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Securities and Exchange Commission. Concept release; request for comment. With the activities and interests of investors, lenders and companies becoming increasingly global, the Commission is increasing its involvement in a number of forums to develop a globally accepted, high quality financial reporting framework.
Our efforts, at both a domestic and international level, consistently have been based on the view that the only way to achieve fair, liquid and efficient capital markets worldwide is by providing investors with information that is comparable, transparent and reliable. That is why we have pursued a dual objective of upholding the quality of financial reporting domestically, while encouraging convergence towards a high quality global financial reporting framework internationally.
In this release, we are seeking comment on the necessary elements of such a framework, as well as on ways to achieve this objective. One aspect of this is seeking input to determine under what conditions we should accept financial statements of foreign private issuers that are prepared using the standards promulgated by the International Accounting Standards Committee.
Comments should be received on or before May 23, Please send three copies of your comments to Jonathan G. You also may submit your comments electronically at the following e-mail address: All comment letters should refer to File No. S; you should include this file number in the subject line if e-mail is used.
Comment letters can be inspected and copied in our public reference room at Fifth Street, N. These developments have been attributable, in part, to dramatic changes in the business and political climates, increasing global competition, the development of more market-based economies, and rapid technological improvements.
At the same time, the world's financial centers have grown increasingly interconnected. Corporations and borrowers look beyond their home country's borders for capital. An increasing number of foreign companies routinely raise or borrow capital in U. This globalization of the securities markets has challenged securities regulators around the world to adapt to meet the needs of market participants while maintaining the current high levels of investor protection and market integrity.
Our efforts to develop a global financial reporting framework have been guided by the cornerstone principle underlying our system of regulation -- pursuing our mandate of investor protection by promoting informed investment decisions through full and fair disclosure.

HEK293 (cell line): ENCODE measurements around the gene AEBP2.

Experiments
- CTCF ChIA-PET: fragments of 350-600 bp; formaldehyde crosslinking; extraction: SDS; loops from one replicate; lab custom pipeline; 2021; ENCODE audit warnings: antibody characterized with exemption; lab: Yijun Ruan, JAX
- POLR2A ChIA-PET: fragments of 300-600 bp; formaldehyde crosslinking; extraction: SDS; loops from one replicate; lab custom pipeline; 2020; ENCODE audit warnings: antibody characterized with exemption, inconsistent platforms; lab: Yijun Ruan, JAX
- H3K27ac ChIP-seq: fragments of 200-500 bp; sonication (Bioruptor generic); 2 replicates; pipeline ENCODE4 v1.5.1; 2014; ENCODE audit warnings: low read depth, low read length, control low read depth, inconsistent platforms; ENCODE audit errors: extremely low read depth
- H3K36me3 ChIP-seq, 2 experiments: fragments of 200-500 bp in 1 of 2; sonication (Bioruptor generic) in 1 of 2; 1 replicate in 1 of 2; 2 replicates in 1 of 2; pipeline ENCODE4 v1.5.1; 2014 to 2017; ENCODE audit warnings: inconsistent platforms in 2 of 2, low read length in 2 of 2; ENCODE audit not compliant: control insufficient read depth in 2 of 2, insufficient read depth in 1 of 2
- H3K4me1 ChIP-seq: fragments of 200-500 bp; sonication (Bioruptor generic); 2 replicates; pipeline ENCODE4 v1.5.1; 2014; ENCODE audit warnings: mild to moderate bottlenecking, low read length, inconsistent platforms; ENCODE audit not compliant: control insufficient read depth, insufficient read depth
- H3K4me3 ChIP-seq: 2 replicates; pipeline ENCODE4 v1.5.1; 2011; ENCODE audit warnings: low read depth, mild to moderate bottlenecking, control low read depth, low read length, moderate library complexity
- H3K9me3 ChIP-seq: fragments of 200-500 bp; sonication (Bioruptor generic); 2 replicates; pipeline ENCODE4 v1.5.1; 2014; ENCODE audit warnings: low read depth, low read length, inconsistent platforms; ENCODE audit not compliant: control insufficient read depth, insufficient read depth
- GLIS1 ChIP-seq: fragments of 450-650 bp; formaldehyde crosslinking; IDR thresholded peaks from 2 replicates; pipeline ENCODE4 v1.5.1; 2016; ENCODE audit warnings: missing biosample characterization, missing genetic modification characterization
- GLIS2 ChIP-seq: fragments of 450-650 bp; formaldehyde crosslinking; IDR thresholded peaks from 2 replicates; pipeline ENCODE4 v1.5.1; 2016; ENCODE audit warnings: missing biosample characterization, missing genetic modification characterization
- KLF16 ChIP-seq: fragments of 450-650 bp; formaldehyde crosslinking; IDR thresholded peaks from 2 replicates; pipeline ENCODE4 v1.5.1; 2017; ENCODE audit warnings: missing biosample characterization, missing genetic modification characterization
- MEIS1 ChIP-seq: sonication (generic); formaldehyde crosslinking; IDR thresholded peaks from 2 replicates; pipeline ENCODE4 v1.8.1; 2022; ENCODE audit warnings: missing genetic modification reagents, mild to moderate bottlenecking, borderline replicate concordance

Financial markets and investors, regardless of geographic location, depend on high quality information in order to function effectively. Markets allocate capital best and maintain the confidence of the providers of capital when the participants can make judgments about the merits of investments and comparable investments and have confidence in the reliability of the information provided.
Because of increasing cross-border capital flows, we and other securities regulators around the world have an interest in ensuring that high quality, comprehensive information is available to investors in all markets.
We stated this view inwhen we issued a policy statement that noted that "all securities regulators should work together diligently to create sound international regulatory frameworks that will enhance the vitality of capital markets.
Currently, issuers wishing to access capital markets in different jurisdictions must comply with the requirements of each jurisdiction, which differ in many respects. We recognize that different listing and reporting requirements may increase the costs of accessing multiple capital markets and create inefficiencies in cross-border capital flows.
Therefore, we are working with other securities regulators around the world to reduce these differences. Throughout this effort, we have been steadfast in advocating that capital markets operate most efficiently when investors have access to high quality financial information.
However, ensuring that high quality financial information is provided to capital markets does not depend solely on the body of accounting standards used.
An effective financial reporting structure begins with a reporting company's management, which is responsible for implementing and properly applying generally accepted accounting standards. Auditors then have the responsibility to test and opine on whether the financial statements are fairly presented in accordance with those accounting standards.
If these responsibilities are not met, accounting standards, regardless of their quality, may not be properly applied, resulting in a lack of transparent, comparable, consistent financial information. Accordingly, while the accounting standards used must be high quality, they also must be supported by an infrastructure that ensures that the standards are rigorously interpreted and applied, and that issues and problematic practices are identified and resolved in a timely fashion.The worldwide adoption of the IFRS will make the reading and analysis of financial statements much easier for all investors.
While the international accounting standards are not used by all listed and unlisted companies, more and more countries are making adoption a priority.
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